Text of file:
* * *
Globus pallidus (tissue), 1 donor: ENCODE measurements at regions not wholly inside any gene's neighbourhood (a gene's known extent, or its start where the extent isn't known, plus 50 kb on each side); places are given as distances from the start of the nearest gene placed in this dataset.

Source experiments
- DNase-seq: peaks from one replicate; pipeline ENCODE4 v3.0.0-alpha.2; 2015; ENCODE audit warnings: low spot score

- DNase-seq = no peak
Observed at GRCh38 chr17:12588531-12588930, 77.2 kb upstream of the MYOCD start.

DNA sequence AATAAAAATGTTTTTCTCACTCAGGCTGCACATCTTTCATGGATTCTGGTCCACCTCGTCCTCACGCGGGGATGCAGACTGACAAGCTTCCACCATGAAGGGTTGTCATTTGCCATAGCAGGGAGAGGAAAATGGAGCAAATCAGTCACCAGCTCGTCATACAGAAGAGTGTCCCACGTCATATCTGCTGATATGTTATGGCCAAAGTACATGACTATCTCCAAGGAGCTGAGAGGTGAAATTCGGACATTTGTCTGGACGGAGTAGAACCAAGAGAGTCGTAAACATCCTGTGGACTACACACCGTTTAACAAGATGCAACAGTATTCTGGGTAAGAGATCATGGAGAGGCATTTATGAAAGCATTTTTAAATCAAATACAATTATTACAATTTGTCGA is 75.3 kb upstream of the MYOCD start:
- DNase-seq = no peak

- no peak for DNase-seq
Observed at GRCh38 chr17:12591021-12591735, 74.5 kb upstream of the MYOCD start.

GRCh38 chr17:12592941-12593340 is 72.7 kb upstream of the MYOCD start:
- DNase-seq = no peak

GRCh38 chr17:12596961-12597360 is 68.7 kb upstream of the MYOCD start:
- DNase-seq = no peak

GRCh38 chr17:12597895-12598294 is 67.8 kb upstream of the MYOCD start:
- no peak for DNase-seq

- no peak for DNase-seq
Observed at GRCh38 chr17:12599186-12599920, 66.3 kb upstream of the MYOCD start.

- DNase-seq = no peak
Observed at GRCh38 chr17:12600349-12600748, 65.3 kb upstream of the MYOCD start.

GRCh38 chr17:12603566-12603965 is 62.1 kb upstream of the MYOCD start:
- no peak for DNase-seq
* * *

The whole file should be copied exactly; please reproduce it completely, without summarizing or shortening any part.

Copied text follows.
Globus pallidus (tissue), 1 donor: ENCODE measurements at regions not wholly inside any gene's neighbourhood (a gene's known extent, or its start where the extent isn't known, plus 50 kb on each side); places are given as distances from the start of the nearest gene placed in this dataset.

Source experiments
- DNase-seq: peaks from one replicate; pipeline ENCODE4 v3.0.0-alpha.2; 2015; ENCODE audit warnings: low spot score

- DNase-seq = no peak
Observed at GRCh38 chr17:12588531-12588930, 77.2 kb upstream of the MYOCD start.

DNA sequence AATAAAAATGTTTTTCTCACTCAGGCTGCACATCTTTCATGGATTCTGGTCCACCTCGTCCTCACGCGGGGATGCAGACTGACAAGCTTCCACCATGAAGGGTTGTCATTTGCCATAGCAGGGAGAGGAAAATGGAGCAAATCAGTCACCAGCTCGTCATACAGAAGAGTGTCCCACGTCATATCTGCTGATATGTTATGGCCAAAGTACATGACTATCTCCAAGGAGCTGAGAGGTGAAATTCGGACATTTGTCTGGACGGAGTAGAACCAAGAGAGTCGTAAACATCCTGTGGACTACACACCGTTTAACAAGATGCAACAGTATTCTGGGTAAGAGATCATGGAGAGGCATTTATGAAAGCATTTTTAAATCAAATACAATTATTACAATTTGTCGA is 75.3 kb upstream of the MYOCD start:
- DNase-seq = no peak

- no peak for DNase-seq
Observed at GRCh38 chr17:12591021-12591735, 74.5 kb upstream of the MYOCD start.

GRCh38 chr17:12592941-12593340 is 72.7 kb upstream of the MYOCD start:
- DNase-seq = no peak

GRCh38 chr17:12596961-12597360 is 68.7 kb upstream of the MYOCD start:
- DNase-seq = no peak

GRCh38 chr17:12597895-12598294 is 67.8 kb upstream of the MYOCD start:
- no peak for DNase-seq

- no peak for DNase-seq
Observed at GRCh38 chr17:12599186-12599920, 66.3 kb upstream of the MYOCD start.

- DNase-seq = no peak
Observed at GRCh38 chr17:12600349-12600748, 65.3 kb upstream of the MYOCD start.

GRCh38 chr17:12603566-12603965 is 62.1 kb upstream of the MYOCD start:
- no peak for DNase-seq